Aretha Franklin was a remarkable singer and entertainer and she spread her music in unique ways, so you could feel her aura all the way through the speaker or headset when listening to her. Few people did not know her tunes, have not sung along on the lyrics at parties or on long road trips or have not found a connection to their own emotions in the way she did it with words.
I believe she was also showing great leadership, the kind that can shine the light for many, myself included.
She re-framed what soul music can be in just 5 years and 8 albums and kept that uniqueness alive for many years of her career. It is an important part of bringing a special perspective, product of solution to the world to keep it fresh and relevant by continuously integrating your field experience to the narrative. Good managers follow up, great leaders follow through, especially when the initial hype echoes out.
She had a point of view on women liberation and black power and used her abilities, and the platform that created for her, to bring it across so it resonated with many different people – irrespective of their color, gender, cultural background and geographical location. She understood that charisma comes from within and from your strong beliefs rather than it being a magic jacket you can just slip into - many years before Nikki Owen wrote her wonderful book ‘Charismatic to the core’. Your abilities to relate to and communicate those beliefs in ways that speak to many different people can make you a leader people will want to follow.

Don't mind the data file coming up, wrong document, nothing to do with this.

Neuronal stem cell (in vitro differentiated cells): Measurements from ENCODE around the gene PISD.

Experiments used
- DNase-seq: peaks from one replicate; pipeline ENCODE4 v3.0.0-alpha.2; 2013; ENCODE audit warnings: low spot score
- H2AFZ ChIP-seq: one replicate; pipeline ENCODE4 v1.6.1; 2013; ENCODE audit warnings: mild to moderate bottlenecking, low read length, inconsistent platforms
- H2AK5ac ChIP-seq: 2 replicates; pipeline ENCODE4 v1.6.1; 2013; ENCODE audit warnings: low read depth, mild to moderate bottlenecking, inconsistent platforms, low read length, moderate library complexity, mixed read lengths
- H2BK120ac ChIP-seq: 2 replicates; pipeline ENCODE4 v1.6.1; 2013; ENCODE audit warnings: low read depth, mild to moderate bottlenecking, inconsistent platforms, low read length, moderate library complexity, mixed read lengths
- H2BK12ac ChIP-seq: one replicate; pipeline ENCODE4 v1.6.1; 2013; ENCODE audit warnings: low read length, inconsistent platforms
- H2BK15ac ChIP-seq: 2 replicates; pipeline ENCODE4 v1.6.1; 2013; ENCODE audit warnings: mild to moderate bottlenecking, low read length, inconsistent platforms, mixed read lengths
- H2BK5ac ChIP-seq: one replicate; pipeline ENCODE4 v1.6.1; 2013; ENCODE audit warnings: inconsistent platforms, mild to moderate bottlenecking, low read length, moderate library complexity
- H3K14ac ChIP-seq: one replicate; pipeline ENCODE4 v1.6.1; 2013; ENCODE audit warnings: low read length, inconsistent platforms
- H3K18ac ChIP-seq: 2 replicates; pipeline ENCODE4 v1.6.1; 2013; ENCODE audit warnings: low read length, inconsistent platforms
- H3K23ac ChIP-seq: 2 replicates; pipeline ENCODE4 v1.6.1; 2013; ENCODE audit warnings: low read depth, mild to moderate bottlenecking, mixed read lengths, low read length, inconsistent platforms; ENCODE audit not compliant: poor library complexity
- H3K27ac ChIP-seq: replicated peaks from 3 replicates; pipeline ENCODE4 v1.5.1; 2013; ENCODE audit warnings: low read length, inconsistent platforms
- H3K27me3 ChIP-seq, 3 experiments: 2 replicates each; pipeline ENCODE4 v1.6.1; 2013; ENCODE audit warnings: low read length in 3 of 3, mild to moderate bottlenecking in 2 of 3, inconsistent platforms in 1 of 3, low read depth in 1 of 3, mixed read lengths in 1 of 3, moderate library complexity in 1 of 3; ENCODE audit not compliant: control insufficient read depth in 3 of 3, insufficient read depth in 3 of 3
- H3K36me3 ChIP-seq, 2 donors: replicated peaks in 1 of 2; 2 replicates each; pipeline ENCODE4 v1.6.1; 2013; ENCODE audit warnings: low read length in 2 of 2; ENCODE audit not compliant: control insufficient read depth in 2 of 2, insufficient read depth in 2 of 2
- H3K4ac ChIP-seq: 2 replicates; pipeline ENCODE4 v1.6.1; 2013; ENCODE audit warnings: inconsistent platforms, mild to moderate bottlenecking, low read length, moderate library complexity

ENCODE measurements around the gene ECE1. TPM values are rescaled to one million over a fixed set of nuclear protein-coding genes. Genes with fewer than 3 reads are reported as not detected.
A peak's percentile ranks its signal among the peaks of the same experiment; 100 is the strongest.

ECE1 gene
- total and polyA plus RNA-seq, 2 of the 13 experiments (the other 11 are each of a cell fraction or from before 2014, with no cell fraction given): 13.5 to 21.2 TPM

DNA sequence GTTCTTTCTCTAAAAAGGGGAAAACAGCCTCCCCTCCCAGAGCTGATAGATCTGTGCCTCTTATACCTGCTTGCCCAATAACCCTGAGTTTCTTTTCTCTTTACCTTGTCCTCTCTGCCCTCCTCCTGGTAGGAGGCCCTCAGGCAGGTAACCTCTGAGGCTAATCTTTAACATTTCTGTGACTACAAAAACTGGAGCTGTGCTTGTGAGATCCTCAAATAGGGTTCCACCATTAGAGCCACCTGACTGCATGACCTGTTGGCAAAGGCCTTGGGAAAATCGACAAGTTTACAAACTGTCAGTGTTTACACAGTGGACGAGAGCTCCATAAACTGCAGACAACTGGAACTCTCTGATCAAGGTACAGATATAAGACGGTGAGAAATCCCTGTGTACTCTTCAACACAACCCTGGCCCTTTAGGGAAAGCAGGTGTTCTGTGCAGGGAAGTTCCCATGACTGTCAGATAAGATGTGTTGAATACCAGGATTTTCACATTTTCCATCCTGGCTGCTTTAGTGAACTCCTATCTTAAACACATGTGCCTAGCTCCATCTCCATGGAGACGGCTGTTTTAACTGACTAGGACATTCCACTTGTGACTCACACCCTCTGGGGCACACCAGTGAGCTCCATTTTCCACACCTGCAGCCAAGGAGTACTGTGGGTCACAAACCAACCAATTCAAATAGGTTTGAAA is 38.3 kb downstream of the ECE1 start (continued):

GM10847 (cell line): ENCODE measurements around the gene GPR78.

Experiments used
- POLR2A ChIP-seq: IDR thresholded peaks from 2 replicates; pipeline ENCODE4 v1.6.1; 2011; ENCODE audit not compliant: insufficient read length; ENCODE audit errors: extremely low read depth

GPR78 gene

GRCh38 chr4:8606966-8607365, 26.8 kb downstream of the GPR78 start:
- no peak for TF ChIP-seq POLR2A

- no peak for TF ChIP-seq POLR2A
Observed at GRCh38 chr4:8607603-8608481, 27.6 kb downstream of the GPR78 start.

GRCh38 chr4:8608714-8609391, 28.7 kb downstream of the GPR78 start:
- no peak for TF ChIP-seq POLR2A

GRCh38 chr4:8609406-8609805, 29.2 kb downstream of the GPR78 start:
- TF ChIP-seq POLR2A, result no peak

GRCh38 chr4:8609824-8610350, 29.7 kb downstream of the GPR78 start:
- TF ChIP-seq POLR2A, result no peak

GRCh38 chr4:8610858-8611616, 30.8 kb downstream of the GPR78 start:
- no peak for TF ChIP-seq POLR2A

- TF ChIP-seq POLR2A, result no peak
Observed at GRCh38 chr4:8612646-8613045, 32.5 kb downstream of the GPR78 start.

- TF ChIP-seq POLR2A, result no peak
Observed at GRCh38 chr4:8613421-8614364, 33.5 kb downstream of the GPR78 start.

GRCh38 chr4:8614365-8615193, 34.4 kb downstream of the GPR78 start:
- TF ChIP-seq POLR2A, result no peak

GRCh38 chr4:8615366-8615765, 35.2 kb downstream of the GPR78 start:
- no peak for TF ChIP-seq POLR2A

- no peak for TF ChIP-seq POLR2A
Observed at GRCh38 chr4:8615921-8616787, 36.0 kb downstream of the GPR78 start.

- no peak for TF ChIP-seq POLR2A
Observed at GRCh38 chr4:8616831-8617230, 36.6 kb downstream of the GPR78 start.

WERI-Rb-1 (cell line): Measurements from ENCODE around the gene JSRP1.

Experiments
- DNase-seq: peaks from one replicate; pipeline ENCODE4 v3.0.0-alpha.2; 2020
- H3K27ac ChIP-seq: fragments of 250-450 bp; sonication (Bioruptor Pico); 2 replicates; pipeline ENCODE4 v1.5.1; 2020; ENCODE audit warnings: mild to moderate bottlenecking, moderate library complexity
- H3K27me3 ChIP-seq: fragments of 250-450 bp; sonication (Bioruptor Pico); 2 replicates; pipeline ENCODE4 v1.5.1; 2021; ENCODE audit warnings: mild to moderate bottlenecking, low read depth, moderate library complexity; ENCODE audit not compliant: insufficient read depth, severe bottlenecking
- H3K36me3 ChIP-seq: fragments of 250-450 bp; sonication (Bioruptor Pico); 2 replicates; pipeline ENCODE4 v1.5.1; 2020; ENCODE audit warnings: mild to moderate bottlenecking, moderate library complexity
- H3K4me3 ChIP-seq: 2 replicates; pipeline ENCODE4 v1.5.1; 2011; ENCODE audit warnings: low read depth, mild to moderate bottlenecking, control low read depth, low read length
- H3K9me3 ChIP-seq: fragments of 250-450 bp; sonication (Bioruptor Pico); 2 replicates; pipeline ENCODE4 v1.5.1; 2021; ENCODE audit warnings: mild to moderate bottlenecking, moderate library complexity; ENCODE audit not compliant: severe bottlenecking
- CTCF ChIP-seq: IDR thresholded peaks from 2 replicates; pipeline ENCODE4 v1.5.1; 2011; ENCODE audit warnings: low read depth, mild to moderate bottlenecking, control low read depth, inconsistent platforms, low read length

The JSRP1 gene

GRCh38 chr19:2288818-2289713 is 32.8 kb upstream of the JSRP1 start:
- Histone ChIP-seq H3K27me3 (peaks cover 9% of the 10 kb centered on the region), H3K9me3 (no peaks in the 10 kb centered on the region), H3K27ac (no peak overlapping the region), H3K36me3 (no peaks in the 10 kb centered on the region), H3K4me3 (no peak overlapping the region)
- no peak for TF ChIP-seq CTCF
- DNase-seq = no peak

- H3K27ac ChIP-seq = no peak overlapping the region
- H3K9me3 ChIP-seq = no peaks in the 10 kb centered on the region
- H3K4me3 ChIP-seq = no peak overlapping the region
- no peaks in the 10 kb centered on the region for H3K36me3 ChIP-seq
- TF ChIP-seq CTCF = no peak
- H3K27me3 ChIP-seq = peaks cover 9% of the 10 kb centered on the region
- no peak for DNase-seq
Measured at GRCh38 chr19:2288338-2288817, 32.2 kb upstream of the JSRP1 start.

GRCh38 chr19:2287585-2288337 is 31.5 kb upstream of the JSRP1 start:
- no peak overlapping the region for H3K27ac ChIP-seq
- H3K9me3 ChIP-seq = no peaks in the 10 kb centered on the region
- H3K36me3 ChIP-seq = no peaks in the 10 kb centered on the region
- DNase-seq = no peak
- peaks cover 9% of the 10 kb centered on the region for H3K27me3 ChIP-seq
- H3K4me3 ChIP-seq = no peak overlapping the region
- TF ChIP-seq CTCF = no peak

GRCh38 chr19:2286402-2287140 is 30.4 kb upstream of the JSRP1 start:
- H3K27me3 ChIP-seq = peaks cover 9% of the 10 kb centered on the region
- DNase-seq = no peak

She made the sum greater than the parts. In the words of Barack Obama: ‘Nobody embodies more fully the connection between the African-American spiritual, the blues, R&B, rock and roll – the way hardship and sorrow were transformed into something full of beauty and vitality and hope’. Leaders are carriers of hope, not just talking up the game or being overly optimistic - over time, the latter often actually injects cynicism into teams and organizations. Leaders that carriers of hope, go through the experience themselves, often walking at eye level with the people they lead, and through that front line exposure they craft the vision for the better future. They realize that their role of being the glue that ties the many different parts together is as important as the inspirational vision itself.
During this weekend I have listened to quite a few of Aretha Franklin's songs. Now that she's gone, keeping the spirit alive seems more important. A leader's legacy inspires other people to take action - and so that legacy stays alive.
What are you doing to keep a great leader's legacy alive?
About the author:
Peter Holmark is the HR Director of Customer Operations at Nokia. He is based in Munich, Germany.